I’ve been looking round for artists who look at space differently from the majority of space/astro art. A lot of space art is heavily inspired by the film industry or by more scientific illustration and this is reflected in the sort of images that they produce.
This is where I saw stumbled across a series of picutres by Vija Celmins. She has deliberately made these images almost abstract with no major landmarks to allow the viewer to orientate themsleves.
To really appreciate these images requires more than a passing glance. They need to be carefully studied over a period of time for all the details to be fully taken in.
It’s interesting to see a more contemplative approach to space.
I’ve finally managed to get at the Uni’s A3 scanner. I’ve done a couple of larger pieces with the graphite in order to solve my problem with the backgrounds. In order to produce a convincing looking star field I used a toothbrush to splatter masking fluid on to the paper first. It produces very small and regular shaped dots but randomly spaced, so ideal to give the sense of distant stars.
This is the scan of the original drawing that I did as a try-out for the splattering effect, with this I was thinking Triffid nebula. Because the graphite I’ve been using is quite hard it has come out on the grey side. I’ve got my hand on some 6b graphite so I should be able to fix this.
I’ve tried to make the original more contrasty to bring out the stars, suing the GIMP
And this is my attempt at adding colour.
And then I did this one 🙂
So I’ve had a lovely weekend involving a nasty headache and throwing up repeatedly. I know how to have fun :-D. I’ve still managed to do some drawing and stuff though.
After getting my hands on some more graphite dust I’ve done some more experimenting with it. I’ve even been looking at possible ways of combining it with colour from pastels.
So not an imaginative start and I don’t think the resist stars worked on the second one. I’m going to try a toothbrush to apply it as a splatter next time.
These are the ones where I’ve mixed in a little colour. I think I’m on to something with these ones.
These came out a little dark 😦 . The problem with graphite is it’s highly reflective so very difficult to photograph accurately especially with a flash.
So the work check went ok and the tutor didn’t tell me my dissertation proposal wasn’t clear enough so I can breath a bit more easily now 🙂
So have a David Malin pic…
This was the first really wow space image I ever saw back in 1980 something…ages ago. It was the front cover of my first astronomy book (which I still have). I don’t just like it because of the nostalgia, I love the intense contrast and the huge numbers of stars, some of which look as if they’re peeking out of the gas cloud. It’s a very carefully composed image.
I’m just writing the proposal for it now and I swear this thing has got me in cold sweats. Ive never really had to write my own essay question/title before so this has been a very interesting challenge.The really difficult challenge I think has being making sure that it related to my negotiated project in some way while not being about exactly the same thing.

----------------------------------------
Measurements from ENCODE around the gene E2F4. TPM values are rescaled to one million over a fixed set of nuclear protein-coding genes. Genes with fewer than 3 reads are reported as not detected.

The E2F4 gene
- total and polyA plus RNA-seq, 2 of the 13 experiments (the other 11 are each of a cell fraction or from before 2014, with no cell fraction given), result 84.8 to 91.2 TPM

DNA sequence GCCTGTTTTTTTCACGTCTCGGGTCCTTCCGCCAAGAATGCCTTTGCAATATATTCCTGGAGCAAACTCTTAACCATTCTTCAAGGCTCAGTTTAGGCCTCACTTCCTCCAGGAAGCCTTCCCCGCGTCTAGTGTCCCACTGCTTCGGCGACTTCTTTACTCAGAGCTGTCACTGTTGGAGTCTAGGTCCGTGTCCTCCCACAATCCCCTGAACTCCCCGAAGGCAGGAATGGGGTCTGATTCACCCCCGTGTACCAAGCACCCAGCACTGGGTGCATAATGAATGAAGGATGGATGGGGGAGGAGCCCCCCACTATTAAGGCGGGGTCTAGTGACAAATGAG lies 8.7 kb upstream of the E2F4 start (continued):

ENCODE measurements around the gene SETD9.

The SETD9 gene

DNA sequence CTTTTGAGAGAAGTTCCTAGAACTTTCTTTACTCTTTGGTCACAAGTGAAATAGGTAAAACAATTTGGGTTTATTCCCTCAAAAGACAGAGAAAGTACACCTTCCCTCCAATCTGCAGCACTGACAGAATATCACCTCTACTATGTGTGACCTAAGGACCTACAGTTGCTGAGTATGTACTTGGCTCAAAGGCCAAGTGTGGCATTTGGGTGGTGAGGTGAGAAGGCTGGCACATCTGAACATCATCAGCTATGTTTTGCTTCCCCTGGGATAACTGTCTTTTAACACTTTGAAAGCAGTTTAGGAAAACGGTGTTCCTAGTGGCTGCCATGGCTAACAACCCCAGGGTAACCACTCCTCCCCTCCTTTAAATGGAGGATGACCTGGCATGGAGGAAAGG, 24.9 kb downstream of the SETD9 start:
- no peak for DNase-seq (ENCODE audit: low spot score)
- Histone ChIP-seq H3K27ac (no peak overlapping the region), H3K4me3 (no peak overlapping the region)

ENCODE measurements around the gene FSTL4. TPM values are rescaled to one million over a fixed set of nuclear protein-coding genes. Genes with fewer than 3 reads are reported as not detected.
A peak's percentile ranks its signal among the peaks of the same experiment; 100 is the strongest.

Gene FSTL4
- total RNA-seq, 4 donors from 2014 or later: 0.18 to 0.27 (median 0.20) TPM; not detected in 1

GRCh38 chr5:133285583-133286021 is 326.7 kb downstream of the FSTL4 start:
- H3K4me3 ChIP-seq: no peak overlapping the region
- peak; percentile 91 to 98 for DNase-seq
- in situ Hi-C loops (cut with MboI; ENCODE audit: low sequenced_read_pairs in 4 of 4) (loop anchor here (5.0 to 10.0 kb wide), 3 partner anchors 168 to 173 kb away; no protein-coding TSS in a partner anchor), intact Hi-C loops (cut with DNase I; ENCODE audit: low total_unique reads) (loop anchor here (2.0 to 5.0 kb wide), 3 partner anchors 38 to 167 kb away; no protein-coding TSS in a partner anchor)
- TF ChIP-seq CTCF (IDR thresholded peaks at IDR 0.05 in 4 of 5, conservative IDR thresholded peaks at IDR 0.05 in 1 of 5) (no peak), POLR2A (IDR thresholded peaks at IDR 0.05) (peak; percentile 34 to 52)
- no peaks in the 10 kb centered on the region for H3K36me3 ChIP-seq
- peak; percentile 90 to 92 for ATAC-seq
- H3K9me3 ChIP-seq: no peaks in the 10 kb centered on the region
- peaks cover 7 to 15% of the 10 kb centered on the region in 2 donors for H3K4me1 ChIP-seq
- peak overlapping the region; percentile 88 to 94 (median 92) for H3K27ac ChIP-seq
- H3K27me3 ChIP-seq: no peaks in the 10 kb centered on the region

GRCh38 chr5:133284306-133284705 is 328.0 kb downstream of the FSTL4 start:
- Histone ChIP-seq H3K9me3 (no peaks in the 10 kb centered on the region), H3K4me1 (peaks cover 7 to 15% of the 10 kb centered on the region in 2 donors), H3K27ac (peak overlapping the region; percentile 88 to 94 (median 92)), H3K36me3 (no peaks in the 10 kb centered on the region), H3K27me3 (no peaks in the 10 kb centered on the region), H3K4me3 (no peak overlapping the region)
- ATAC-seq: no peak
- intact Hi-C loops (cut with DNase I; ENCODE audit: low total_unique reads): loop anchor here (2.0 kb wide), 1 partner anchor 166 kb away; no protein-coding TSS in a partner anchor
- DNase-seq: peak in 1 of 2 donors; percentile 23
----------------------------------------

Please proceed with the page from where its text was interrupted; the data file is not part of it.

So this is the sort of thing that I’ve got in mind…
I’ve decided on the title “Visualising the Unseen”…
and the break down goes something like this…
Introduction – Most scientific research produces non-visual information which artists then have to work with in order to produce a believable image of the desired astronomical object.
Chapter 1 – What sort of images does the science produce? Many of the images are taken at different wavelengths from the visible due to the increased information that they can give the scientist about an otherwise invisible or apparently mundane object.
Chapter 2 – Teasing out the potentially useful visual information from the science. This is important to enable the artist to produce which are believable and as realistic as the available information allows.
Chapter 3 – Turning the art on the science. Making the science aesthetically pleasing. It is very nice making accurate (as we can get them) depictions of objects such as brown dwarfs but it is also important that they are pleasing to the eye so that they are enjoyable to look at. The nature of the subject matter, objects suspended in infinite space great distances from one another, produces unique compositional challenges.
Chapter 4 – Rising visual conventions. The more they are depicted the more a particular object will be depicted in the same manner.
Conclusion – The importance of keeping a balance between the visual aesthetics and the scientific information imbedded in the image.
I’m just hoping my tutor is alright about it or I don’t know what I’ll do 😦
What I tried to do with these was to copy an actual photo of Jupiter in another media to see how well I could get the effect of the clouds.
So this was effort number 1, (compressed charcoal strategically rubbed out)…
from this photo…
And this was effort number 2, (just straight pastels)…
From this photo…
And then I ran out of fixative 😦
I’ve been looking at ways in which I can make my depiction of brown dwarfs more interesting so I’ve taken a look at the sort of weather that our gas giants experience. Things like aurora and lightning storms for instance.
Aurora first, here are ones on Saturn
While here’s some lightning…